Perseverant: Tanzanian Rural Women

It has been said that, “If wealth was the inevitable result of hard work and enterprise, every woman in Africa would be a millionaire.”[*] The big generalization in that statement may invite skepticism or dismissal, as it can hardly be applied to any group of human beings in that measure. However that is not the point. That statement does not claim a statistical conclusion, but it brings to attention – albeit in a dramatic way – two interrelated issues:

  • How a large number of women in Africa are impressive hard-workers and entrepreneurs in their own right.
  • How the formula (or formulas) for individual wealth creation in our contemporary (and past) human societies is not as direct or simple as some of us want to imagine it is (or make it seem).

This small article is about the first of the two issues above: the hard-work and enterprise of African women. Without generalizing, I want to provide a witness statement to first-hand observations I had in my recent field work in rural Tanzania.

We may agree that, in contexts of poverty, we can recognize hard-work and enterprise when we see an individual (or group) diversifying their economic activities, putting work into each, and investing in multiple schemes in hopes for sufficient returns from some. We can also recognize perseverance when we see how that individual (or group) accumulates experiences of failure, or low returns, yet continues to venture on opportunities available to them. With that in mind, one cannot but attest to the abundant existence of that hard-work, enterprise, and perseverance among Tanzanian women – particularly the rural ones.

tip of mount Kilimanjaro, shot from the ground on a rare clear-sky day
tip of mount Kilimanjaro, shot from the ground on a rare clear-sky day

Rural life in Tanzania is marked by scarcity of resources and opportunities. Due to the rural economy being almost entirely dependent on agriculture and related activities, and with significant shortage in public services, in addition to a yet-infant infrastructure that does not allow for convenient rural-urban or rural-rural mobility, there isn’t much room for diversification of trades or investments that rural Tanzanians have; more so women who are additionally disadvantaged and burdened by unbalanced gender roles. Yet, under these circumstances, I was able to meet and speak first-hand with:

  • Women who invest in microfranchizing schemes of small technologies, dedicate time to learning skills of trade and marketing, and run their businesses while keeping their houses, taking care of their children and overseeing their small farm/garden for food crops.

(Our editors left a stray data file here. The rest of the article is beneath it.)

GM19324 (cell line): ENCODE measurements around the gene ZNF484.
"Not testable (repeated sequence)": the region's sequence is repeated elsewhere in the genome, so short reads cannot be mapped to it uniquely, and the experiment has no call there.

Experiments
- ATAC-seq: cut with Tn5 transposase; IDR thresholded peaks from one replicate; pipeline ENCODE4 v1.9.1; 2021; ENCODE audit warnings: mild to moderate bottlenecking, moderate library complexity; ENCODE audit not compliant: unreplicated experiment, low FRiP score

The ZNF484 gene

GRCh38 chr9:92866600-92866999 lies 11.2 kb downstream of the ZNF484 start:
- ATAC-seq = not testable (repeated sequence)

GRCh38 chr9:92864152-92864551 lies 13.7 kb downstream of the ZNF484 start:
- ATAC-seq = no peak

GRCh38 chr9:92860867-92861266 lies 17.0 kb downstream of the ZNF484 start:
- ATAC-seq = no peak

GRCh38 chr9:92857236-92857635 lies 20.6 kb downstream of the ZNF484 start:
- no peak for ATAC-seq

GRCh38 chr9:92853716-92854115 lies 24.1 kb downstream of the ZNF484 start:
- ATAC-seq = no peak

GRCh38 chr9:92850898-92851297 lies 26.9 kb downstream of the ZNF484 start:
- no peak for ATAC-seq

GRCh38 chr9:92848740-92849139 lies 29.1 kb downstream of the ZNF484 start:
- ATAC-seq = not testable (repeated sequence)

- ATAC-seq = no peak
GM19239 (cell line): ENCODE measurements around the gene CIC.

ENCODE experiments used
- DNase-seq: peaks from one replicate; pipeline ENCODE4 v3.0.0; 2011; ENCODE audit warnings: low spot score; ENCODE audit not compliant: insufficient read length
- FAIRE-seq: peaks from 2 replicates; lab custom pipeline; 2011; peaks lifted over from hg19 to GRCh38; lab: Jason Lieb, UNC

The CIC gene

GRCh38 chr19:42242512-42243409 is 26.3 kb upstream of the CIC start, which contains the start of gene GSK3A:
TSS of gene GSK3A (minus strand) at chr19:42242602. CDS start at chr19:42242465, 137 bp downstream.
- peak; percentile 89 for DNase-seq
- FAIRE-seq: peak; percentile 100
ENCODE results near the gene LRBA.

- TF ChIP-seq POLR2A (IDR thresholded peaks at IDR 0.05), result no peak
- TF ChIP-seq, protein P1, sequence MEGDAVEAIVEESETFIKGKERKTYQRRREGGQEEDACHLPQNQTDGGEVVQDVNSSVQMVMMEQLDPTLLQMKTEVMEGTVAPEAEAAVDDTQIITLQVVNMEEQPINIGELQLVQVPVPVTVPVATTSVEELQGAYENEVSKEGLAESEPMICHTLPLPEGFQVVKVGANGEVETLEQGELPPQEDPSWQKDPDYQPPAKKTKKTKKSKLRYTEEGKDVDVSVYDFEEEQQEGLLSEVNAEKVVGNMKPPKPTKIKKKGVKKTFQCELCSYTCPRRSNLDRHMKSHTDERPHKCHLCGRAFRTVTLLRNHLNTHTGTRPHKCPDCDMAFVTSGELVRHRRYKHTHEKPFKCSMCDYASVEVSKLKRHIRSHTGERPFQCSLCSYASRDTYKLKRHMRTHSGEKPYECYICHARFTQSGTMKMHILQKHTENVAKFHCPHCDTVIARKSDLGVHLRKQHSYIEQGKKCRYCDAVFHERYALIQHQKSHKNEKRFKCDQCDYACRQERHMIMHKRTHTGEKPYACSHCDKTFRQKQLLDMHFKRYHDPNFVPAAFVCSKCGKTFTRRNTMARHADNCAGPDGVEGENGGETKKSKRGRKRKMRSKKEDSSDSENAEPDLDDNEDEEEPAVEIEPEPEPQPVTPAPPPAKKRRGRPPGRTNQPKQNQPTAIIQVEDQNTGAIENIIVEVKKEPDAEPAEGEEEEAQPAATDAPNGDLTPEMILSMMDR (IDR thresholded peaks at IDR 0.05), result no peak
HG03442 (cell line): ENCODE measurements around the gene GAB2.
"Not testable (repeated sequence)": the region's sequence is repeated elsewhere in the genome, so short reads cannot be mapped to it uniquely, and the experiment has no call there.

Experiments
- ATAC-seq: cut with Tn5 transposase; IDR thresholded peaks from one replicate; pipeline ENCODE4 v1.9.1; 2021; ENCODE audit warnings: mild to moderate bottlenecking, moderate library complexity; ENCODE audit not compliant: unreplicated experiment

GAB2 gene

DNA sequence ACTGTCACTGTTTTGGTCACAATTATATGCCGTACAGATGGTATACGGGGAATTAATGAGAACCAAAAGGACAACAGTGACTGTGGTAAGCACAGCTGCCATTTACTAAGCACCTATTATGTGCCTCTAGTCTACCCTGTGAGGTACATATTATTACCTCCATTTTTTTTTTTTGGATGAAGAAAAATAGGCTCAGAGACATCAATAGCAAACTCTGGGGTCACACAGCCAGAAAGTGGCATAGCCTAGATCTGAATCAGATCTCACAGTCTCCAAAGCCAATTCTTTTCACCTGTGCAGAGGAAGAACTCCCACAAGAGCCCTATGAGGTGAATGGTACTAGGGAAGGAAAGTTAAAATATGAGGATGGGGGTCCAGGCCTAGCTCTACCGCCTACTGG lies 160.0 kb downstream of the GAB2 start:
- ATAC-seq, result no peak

• Women who pursue owning particular agricultural machines or tools, not just make their work easier, but to also use them in renting schemes to their neighbours and generate additional income from them. The choice of machines is risky investment because if the machine is not marketed well in the community then only few people will use it.
  • Women who form saving and microfinancing groups with their neighbors, to support each other by collecting capitals for each one’s enterprise idea and/or financial emergencies.
  • Women whose husbands lose the ability to work due to severe illnesses or accidents, yet they persevere and work as many jobs and trades as they can to ensure that their children get proper education and break the poverty cycle.
  • Women who form cooperatives to produce ornaments, foodstuffs, hand-made clothes, herbal soaps, and other products to give to urban stores who sell the products for them and share profits with them.
  • Women who are involved in multiple activities in their villages, members in village councils, and initiate social solidarity work in their communities that aim at improving the livelihood conditions of their entire communities.
  • Women who pulled themselves out of illiteracy because they needed literacy to start and manage their own businesses and finances.
  • Women who measure their success by being able to send as many of their children to boarding schools to get quality education as they pay their fees from returns from the various economic activities they involve themselves in. Also Women who measure their success by improving the nutrition of their families and their access to clean water and improved sanitation.
  • Women who are politically active in voicing their views and galvanizing for their interests in local elections, as they manage to be publicly active while juggling all their household and business occupations.

The above endeavours involved risk taking, business planning, and entrepreneurial insights. They combined successful stories and not-so-successful ones. What was even more humbling is that all the Women above welcomed us – field researchers promising nothing particular in return yet asking for their time and cooperation – with unmistaken hospitality. It was the kind of hospitality that embarrasses the relatively privileged researcher who’s visiting for a while to collect data to serve their pursuit of higher academic degrees/recognition. Talking to these women, and observing their work and being with them in the field for some days, was an educational experience on many levels. I was educated about their conditions and the technologies that play a role in transforming their lives. Additionally I was educated about the wonders of perseverance, and maintaining one’s humanity and laughter under tough and stubborn conditions. By the criteria of hard-work and enterprise, I can say that I personally met a good number of low-income African women who should be quite rich.


[*] George Monbiot (2011). “The Self-attribution Fallacy.” The Guardian, November 8th.

Leave a Comment